Many people struggle to avoid getting sucked into the system of a meaningless nine-to-five job, while a few are lucky enough to find a job which is meaningful and which pays a regular salary.
If we are driven by the idea of making more money as our first principle, we can waste year after year after year thinking up dozens of wonderful schemes, none of which come to anything at all, adding up to time wasted damaging other aspects of life in ways that are often only realised later.
Years ago, I found that when it came to setting something up, organising it, training people and so on, I was less effective at it than if all that was done by someone else, and when some delivery was required, I was the man.
Then there was a shift in my reality. I think it happened over a long period, but it began when I did something radical: after a personal crisis, I sold up all my property, put most of my stuff in storage, and purchased a sizeable motorhome. Apart from saving money, and being fun, I wanted to challenge the whole template of society and to try to live as unusual a life as it was possible to do within my circumstances - to live a life ‘unmoored’ to the usual stable things of society, to seek solitude, and to find out what I, myself, considered to be important, uninfluenced by anyone around me. I would go ‘off-grid’, not appearing on electoral rolls, or other normal databases, not having a ‘fixed abode’ and all that comes with that.
It worked. I discovered that I much preferred to keep the noisier aspects of society at more than arm’s length, and that I spiritually flourished in terms of a richer inner life than at any previous time. This included challenging quite a few of the ‘now-I’m-supposed-tos’ that are embedded in our culture .
Was I immediately ecstatically happy and rolling in money? Well, in a sense, I was ecstatically happy - I discovered a deeper understanding of Life and my own place in it. This isn’t a phantom notion, an ‘airy-fairy’ idea: at earlier times I was consumed with the daily grind and had little time to really consider meanings. As for money, I had financial troubles, yes, but a lot less to worry about: no Council Tax, no bills, no rent or mortgage payment.
There was more to this too. For many years, I had seen people motivated by selfish urges, even when they were inside supposedly altruistic groups, to the detriment of themselves and those around them. Most people need to come to grips with their own personal issues before they can expand to something else, but likewise some realise that they want to better the world. What actually happens next - I mean, what actually happens, as opposed to what people think happens or fool themselves into believing has happened - is the key. Placing a focus on the self before anything or anyone else can also lead to a selfishness to which a person can be blind. With a goal of ‘Let’s create a better life’ the result can often beg the question ‘Better for whom?’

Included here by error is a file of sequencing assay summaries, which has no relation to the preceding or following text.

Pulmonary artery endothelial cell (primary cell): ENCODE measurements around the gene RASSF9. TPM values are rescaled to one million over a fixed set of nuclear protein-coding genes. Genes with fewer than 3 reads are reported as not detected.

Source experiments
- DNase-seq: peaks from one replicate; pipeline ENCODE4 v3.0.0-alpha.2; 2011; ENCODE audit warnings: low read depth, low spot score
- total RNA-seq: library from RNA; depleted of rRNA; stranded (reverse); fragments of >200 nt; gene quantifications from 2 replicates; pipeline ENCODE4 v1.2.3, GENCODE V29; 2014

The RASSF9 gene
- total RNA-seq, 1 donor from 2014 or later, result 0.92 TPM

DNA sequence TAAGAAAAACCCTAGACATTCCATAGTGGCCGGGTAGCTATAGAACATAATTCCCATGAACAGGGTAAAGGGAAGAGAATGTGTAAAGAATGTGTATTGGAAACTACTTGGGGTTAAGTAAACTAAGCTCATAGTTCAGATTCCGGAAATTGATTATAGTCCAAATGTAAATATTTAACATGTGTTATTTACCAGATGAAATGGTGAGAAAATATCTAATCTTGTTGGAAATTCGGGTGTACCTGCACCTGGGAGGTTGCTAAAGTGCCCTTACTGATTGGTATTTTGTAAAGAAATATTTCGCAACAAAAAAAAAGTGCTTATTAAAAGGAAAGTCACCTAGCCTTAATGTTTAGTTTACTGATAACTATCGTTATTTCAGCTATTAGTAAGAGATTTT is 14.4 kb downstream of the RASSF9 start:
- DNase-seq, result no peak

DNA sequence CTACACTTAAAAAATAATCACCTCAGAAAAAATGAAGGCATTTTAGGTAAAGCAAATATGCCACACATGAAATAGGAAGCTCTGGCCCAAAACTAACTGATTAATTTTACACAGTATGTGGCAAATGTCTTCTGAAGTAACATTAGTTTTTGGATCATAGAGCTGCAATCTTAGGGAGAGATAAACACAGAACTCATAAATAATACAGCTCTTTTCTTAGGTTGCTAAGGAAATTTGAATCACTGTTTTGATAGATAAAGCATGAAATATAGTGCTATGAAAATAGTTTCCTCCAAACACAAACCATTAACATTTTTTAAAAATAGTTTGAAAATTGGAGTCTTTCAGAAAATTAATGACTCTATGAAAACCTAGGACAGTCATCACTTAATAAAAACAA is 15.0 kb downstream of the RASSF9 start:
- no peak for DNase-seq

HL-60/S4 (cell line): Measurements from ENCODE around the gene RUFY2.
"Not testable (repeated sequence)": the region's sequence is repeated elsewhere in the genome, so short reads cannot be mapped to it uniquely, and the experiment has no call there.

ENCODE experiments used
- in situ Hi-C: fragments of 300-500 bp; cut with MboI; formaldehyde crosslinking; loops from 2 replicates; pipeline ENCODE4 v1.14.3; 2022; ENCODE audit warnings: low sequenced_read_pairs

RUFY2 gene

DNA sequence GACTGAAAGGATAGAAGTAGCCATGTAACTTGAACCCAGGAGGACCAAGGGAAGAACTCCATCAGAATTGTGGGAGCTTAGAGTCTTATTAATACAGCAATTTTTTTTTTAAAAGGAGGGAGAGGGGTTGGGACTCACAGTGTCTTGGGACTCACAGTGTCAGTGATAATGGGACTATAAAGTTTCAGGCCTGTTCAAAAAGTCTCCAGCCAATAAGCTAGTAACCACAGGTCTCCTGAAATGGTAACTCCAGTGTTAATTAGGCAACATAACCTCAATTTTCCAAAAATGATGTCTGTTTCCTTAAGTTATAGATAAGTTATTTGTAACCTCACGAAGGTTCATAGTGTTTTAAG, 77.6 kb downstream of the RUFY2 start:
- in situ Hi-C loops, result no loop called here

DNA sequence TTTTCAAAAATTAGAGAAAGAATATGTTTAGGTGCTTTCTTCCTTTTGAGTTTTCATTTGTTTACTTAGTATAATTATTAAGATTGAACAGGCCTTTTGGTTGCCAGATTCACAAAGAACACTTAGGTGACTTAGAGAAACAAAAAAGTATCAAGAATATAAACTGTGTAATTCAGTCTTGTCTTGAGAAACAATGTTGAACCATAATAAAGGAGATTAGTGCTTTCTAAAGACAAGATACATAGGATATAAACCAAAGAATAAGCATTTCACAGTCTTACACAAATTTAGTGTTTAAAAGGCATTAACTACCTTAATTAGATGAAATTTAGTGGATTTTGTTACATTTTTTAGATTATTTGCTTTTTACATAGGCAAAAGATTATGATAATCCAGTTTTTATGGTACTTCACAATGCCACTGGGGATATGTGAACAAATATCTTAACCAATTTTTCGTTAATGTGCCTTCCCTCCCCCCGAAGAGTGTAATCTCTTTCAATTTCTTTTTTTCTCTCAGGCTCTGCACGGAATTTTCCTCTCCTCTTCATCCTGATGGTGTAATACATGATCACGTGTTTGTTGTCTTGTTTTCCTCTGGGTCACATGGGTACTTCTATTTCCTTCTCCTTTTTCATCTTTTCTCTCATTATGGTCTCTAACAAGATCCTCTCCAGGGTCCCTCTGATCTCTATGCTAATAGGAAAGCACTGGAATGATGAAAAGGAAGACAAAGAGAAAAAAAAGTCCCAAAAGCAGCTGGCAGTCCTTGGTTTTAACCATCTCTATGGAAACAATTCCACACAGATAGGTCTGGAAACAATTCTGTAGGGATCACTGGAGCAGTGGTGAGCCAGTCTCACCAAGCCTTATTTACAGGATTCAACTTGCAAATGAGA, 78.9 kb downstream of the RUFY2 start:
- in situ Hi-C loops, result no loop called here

Life in a motorhome brought certain advantages, some foreseen and some unforeseen, part from relative financial freedom: I was able to spend nights in ‘secret’ locations, in the middle of forests, on the edges of moors, on cliffs overlooking the sea. I could fall asleep watching the sun set over the sea through one window and watch it come up over the fields in the morning; I could awaken in the middle of the night tools out of the window and see what looked like snowfall, bright, sparkling whiteness everywhere, only to be startled by the call of an owl into realising that it was moonlight. I saw corners of urban landscapes that I had overlooked before; I saw forgotten places and sometimes forgotten people.
On one occasion, I parked in the path of an oncoming blizzard, just to see what the experience would be like. The storm howled and whirled invisibly in nearby hills as it approached, then suddenly the windows were hit with the full blast of snow and the whole van rocked with the violence of it. It didn’t take me on to revise the wisdom of parking in such a place and soon I had removed myself to a quieter valley, only to awake the following morning to a Christmas card scene outside.
But a longer term and more subtle effect was the slow growth of a personal honesty. I saw through illusions that I had wound round myself; many dense falsehoods fell way over time.
Being ‘outside’ society, even if only temporarily or partially, gave me new insight into those deeper within. This did not result in judgement, but in sympathy and understanding. There are certain economic realities which pertain to life in any mode, on the edges of society or not, and these eventually pulled me back in with a force comparable to gravity. I will never forget, though, the brief but potent glimpses of life which my time ‘in orbit’ had revealed to me.